Subcellular mRNA localization and local translation of Arhgap11a in radial glial cells regulates cortical development


mRNA localization and local translation enable exquisite spatial and temporal control of gene expression, particularly in highly polarized and elongated cells. These features are especially prominent in radial glial cells (RGCs), which serve as neural and glial precursors of the developing cerebral cortex, and scaffolds for migrating neurons. Yet the mechanisms by which distinct sub-cellular compartments of RGCs accomplish their diverse functions are poorly understood. Here, we demonstrate that subcellular RNA localization and translation of the RhoGAP Arhgap11a controls RGC morphology and mediates cortical cytoarchitecture. Arhgap11a mRNA and protein exhibit conserved localization to RGC basal structures in mice and humans, conferred by a 5′UTR cis-element. Proper RGC morphology relies upon active Arhgap11a mRNA transport and localization to basal structures, where ARHGAP11A is locally synthesized. Thus, RhoA activity is spatially and acutely activated via local translation in RGCs to promote neuron positioning and cortical cytoarchitecture. Altogether, our study demonstrates that mRNA localization and local translation mediate compartmentalization of neural progenitor functions to control brain development.






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Publication Info

Pilaz, Louis-Jan, Kaumudi Joshi, Jing Liu, Yuji Tsunekawa, Fernando Alsina, Sahil Sethi, Ikuo Suzuki, Pierre Vanderhaeghen, et al. (2020). Subcellular mRNA localization and local translation of Arhgap11a in radial glial cells regulates cortical development. 10.1101/2020.07.30.229724 Retrieved from

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Debra Lynn Silver

Professor of Molecular Genetics and Microbiology

How is the brain assembled and sculpted during embryonic development?  Addressing this question has enormous implications for understanding neurodevelopmental disorders affecting brain size and function. In evolutionary terms, our newest brain structure is the cerebral cortex, which drives higher cognitive capacities. The overall mission of my research lab is to elucidate genetic and cellular mechanisms controlling cortical development and contributing to neurodevelopmental pathologies and brain evolution. We study neural progenitors, essential cells which generate neurons and are the root of brain development. We are guided by the premise that the same mechanisms at play during normal development were co-opted during evolution and when dysregulated, can cause neurodevelopmental disease.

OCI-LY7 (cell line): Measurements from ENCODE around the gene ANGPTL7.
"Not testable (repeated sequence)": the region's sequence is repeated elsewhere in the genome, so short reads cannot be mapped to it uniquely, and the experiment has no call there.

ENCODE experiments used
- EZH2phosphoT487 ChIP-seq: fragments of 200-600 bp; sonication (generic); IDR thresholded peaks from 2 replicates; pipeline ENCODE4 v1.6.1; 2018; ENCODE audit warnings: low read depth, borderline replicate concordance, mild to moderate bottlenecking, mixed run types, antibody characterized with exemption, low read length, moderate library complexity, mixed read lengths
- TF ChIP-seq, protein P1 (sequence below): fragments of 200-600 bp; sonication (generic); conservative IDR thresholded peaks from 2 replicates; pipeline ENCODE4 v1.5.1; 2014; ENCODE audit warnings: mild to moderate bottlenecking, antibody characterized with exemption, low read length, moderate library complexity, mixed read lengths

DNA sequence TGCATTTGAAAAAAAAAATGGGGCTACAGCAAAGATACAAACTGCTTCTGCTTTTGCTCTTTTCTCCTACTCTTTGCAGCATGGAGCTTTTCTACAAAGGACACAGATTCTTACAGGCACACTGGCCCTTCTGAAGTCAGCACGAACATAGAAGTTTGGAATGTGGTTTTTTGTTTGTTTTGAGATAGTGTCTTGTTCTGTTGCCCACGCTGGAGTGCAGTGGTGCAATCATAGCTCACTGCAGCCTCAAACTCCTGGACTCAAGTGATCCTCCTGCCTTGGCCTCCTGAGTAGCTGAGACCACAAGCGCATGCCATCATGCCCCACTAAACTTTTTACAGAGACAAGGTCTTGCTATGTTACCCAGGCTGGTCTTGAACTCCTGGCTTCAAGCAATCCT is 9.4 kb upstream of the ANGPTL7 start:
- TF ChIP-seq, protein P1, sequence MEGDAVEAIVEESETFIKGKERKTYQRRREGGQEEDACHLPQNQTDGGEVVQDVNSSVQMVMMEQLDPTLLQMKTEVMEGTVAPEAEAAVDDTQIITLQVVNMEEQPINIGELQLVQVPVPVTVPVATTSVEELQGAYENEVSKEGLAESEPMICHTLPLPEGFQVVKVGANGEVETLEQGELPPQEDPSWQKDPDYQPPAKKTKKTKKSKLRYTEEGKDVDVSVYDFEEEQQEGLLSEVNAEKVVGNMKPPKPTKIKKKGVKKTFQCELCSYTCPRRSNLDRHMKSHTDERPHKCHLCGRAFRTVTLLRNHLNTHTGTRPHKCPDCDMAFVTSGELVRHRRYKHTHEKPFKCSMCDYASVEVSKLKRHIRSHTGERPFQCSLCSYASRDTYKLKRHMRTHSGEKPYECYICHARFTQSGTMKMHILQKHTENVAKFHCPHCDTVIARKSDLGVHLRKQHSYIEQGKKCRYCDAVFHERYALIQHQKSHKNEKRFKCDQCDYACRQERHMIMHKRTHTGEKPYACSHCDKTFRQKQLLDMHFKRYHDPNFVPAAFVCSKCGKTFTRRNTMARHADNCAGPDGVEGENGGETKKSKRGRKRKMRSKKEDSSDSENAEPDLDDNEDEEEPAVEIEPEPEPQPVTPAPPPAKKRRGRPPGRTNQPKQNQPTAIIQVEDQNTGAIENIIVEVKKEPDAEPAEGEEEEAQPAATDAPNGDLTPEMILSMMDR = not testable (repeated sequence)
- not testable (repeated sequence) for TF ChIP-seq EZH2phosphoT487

My research program employs a multifaceted strategy to bridge developmental neurobiology, RNA biology, and evolution. 1) We investigate how cell fates are specified, by studying how progenitor divisions influence development and disease.  2) We study diverse layers of post-transcriptional regulation in neural progenitors. We investigate RNA binding proteins implicated in development and neurological disease. Using live imaging, we also investigate how sub-cellular control of mRNA localization and translation influences neural progenitors. 3) A parallel research focus is to understand how human-specific genetic changes influence species-specific brain development. Our goal is to integrate our efforts across these three major lines of research to understand the intricacies controlling brain development.

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